(ISN) – Rugby Canada’s Men’s Under 17 Team’s second match of its UK tour ended in defeat on Wednesday evening, as an impressive and highly-talented Wales Schools U16 side put them to the sword 70-12 in Newport.

On a cold damp night in the Welsh Marches which threatened rain, sleet and snow, it was the home side that brought heat to the fixture from the off, scoring a quick try and keeping the scoreboard ticking over throughout the first-half, which ended 44-0 in favour of the home side.

This Welsh side is the team which represents the Principality in the U16 Four Nations and the Welsh Rugby Union (WRU) says it views it as a development vehicle for future professional rugby players. With the players for this team drawn from Wales’ high-quality Regional Age-Grade Championship, Rugby Canada’s young athletes faced a number of players close to making that grade already. However, despite this, and the historic surroundings of one of rugby’s oldest grounds – Rodney Parade was opened in 1877 – the U17s never gave-up and showed plenty of grit in fighting back.

No more was this in evidence than when the team ran out for the second-half, full of the fighting spirit and team bond developing among this promising group of Canadian players. The team had obviously drawn the wagons and pulled together during the break and as the second 40 got underway they showed the Welsh crowd their rugby talent, with Brantford’s Mitchell Santilli quickly touching down for a well-worked try.

Buoyed by this, the young Canadians strung together some of their best phases of the game, and it wasn’t long before they shocked the hosts again, this time through a fantastic run from Peterborough native Thomas Chan for the team’s second five-pointer, with Giuseppe DuToit this time slotting the conversion to make it 44-12.

It was to prove the Canadians’ last score of the match, but they continued to show impressive defence to repel several Welsh attacks, before the home side again stepped up through the gears to add four second-half tries of their own to make it 70-12 at no side.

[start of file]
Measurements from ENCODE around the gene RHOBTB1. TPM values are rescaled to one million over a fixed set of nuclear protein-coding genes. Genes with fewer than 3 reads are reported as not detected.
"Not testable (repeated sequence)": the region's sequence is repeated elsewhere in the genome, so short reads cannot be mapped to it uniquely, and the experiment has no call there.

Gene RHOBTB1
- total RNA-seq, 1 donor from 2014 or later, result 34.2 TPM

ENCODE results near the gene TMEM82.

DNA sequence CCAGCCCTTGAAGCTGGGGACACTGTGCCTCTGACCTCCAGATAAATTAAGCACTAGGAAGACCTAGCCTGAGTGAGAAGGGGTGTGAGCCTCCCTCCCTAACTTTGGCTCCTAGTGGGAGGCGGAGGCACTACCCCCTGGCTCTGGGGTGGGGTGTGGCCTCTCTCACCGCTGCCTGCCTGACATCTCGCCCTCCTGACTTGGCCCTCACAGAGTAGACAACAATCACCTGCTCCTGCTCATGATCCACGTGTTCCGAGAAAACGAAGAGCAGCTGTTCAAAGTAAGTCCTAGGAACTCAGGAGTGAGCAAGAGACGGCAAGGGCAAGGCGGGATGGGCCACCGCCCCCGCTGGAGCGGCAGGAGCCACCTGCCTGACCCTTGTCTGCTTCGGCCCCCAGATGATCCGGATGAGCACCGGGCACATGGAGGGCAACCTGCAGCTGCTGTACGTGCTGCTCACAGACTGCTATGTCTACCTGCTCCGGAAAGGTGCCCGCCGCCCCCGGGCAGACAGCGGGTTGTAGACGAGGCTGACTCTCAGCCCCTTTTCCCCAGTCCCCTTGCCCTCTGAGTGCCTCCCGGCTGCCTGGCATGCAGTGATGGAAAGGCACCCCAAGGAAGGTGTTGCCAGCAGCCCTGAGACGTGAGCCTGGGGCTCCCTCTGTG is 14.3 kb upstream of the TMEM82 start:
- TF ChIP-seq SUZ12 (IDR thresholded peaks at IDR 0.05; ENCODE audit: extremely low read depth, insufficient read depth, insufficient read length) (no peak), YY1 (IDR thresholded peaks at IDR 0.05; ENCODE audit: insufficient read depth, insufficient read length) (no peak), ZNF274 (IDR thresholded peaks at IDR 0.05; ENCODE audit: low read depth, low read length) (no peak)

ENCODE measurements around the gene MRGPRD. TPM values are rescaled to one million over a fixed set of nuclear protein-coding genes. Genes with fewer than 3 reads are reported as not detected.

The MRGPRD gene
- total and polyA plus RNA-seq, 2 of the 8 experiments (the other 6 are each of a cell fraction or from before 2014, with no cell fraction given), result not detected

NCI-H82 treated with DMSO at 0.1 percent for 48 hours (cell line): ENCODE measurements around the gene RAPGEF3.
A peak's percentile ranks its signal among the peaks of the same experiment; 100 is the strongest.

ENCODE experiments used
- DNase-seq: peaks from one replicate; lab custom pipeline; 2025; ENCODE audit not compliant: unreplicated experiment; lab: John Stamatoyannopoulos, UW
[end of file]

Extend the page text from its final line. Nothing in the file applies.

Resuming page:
Speaking after the game, Coach Jim Delaney pointed to a number of positives to build on for the remainder of the tour, not least the team’s reaction to the first-half. “With the first-half score the boys were a little shell-shocked, but we left them to rise to the challenge and that’s exactly what they did. In the first 20 minutes of the second half, we scored two tries and could have scored two more. It’s good to see their development and it was great to see their response.”

Asked what had prompted the turnaround at the break, Delaney singled out the breakdown. “In the first-half, we were exposed in contact, we weren’t executing what we’d been practising. But once we started putting what the boys had learnt into practice, we were able to put Wales under pressure and prove that when we use those skills we can compete.

Delaney praised the speed and agility of the Welsh team, which he said was another step up in calibre from the Gloucester side Canada faced in the first game on tour and said that despite the scoreline, the team has a lot to be proud of. “We can be pretty happy with most of what happened once we talked at half-time and how we then challenged the Welsh. Adjustment to problem areas and issues is one of the things we as coaches are really looking for, and the second-half tonight was for me a success.”

Another plus was physicality, with Wales Assistant coach Euros Evans saying before the game that the Welsh were looking forward to playing Canada, in particular due to the physical challenge the Welsh believed they would provide, and according to Delaney, the Welsh coaches had confirmed it had been a real test for their side.

Both sides will now finalize their preparations for the RFU’s Wellington Festival, which kicks-off for Canada with a match against Belgium U17 on Sunday, April 8. “We’ll bounce back from this result and do very well,” Delaney said. “We’ve had two games now at this level, and the players are learning to react to things in front of them at this pace. The game is now slowing down for them as they grow accustomed to playing at this speed.

“Offensively we’re very confident, but defensively we lose shape after a couple of phases. We know we can eliminate this and better keep hold of the ball if we transfer what we learn in practice to game situations,” Delaney said.

The coach also revealed that the side is looking forward to welcoming back players who missed the Wales game with bumps and bruises, but said that the team could be without influential captain Oliver Nott, who left the field with a foot injury.